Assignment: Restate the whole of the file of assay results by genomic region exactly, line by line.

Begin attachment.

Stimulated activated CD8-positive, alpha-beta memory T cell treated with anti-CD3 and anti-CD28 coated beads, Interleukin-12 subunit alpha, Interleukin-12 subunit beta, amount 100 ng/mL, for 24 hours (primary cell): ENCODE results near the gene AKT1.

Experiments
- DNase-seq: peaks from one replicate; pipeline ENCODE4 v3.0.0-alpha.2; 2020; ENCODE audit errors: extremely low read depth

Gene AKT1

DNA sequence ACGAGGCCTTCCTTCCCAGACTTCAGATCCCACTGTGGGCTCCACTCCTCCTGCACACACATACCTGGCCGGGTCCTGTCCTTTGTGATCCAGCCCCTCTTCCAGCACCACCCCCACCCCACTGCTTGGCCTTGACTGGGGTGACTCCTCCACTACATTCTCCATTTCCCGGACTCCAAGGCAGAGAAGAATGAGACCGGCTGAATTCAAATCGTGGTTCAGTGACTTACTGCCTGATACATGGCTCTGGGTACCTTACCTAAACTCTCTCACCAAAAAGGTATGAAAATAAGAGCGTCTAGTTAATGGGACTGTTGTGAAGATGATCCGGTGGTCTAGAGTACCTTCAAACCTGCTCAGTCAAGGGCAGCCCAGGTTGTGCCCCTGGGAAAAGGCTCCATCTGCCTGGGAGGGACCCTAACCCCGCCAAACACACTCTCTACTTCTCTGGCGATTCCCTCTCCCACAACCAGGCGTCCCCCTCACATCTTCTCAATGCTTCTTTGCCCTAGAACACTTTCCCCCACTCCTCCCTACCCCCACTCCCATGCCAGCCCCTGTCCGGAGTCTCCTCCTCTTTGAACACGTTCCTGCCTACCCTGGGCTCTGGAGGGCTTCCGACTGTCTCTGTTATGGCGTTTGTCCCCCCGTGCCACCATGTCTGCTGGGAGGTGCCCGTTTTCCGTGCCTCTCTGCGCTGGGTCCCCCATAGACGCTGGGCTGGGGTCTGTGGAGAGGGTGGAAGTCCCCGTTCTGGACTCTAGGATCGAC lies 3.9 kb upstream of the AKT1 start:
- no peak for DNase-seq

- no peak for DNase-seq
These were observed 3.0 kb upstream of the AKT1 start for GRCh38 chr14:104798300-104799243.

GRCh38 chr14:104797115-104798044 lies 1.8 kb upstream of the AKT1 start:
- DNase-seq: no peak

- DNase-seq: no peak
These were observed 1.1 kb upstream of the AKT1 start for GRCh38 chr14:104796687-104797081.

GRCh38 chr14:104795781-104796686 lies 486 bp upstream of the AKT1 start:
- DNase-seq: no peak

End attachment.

Stimulated activated CD8-positive, alpha-beta memory T cell treated with anti-CD3 and anti-CD28 coated beads, Interleukin-12 subunit alpha, Interleukin-12 subunit beta, amount 100 ng/mL, for 24 hours (primary cell): ENCODE results near the gene AKT1.

Experiments
- DNase-seq: peaks from one replicate; pipeline ENCODE4 v3.0.0-alpha.2; 2020; ENCODE audit errors: extremely low read depth

Gene AKT1

DNA sequence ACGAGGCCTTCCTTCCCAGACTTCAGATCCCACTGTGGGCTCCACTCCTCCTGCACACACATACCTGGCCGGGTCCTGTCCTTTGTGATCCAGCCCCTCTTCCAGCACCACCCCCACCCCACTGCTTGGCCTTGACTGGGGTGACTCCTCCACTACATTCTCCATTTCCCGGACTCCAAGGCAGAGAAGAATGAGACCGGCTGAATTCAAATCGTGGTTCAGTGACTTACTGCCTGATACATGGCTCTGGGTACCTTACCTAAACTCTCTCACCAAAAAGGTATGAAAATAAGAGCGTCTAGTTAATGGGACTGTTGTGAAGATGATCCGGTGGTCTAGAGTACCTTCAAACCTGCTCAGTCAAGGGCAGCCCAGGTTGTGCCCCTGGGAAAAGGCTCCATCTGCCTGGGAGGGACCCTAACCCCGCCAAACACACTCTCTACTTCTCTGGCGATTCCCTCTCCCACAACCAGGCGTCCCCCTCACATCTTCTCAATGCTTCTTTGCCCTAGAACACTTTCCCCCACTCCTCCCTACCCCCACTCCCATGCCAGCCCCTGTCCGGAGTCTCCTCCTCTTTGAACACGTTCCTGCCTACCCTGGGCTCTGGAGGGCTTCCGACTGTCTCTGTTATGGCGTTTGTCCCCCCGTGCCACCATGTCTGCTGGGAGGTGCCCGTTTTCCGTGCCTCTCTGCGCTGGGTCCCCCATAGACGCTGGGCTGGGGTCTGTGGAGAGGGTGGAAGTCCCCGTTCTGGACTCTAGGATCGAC lies 3.9 kb upstream of the AKT1 start:
- no peak for DNase-seq

- no peak for DNase-seq
These were observed 3.0 kb upstream of the AKT1 start for GRCh38 chr14:104798300-104799243.

GRCh38 chr14:104797115-104798044 lies 1.8 kb upstream of the AKT1 start:
- DNase-seq: no peak

- DNase-seq: no peak
These were observed 1.1 kb upstream of the AKT1 start for GRCh38 chr14:104796687-104797081.

GRCh38 chr14:104795781-104796686 lies 486 bp upstream of the AKT1 start:
- DNase-seq: no peak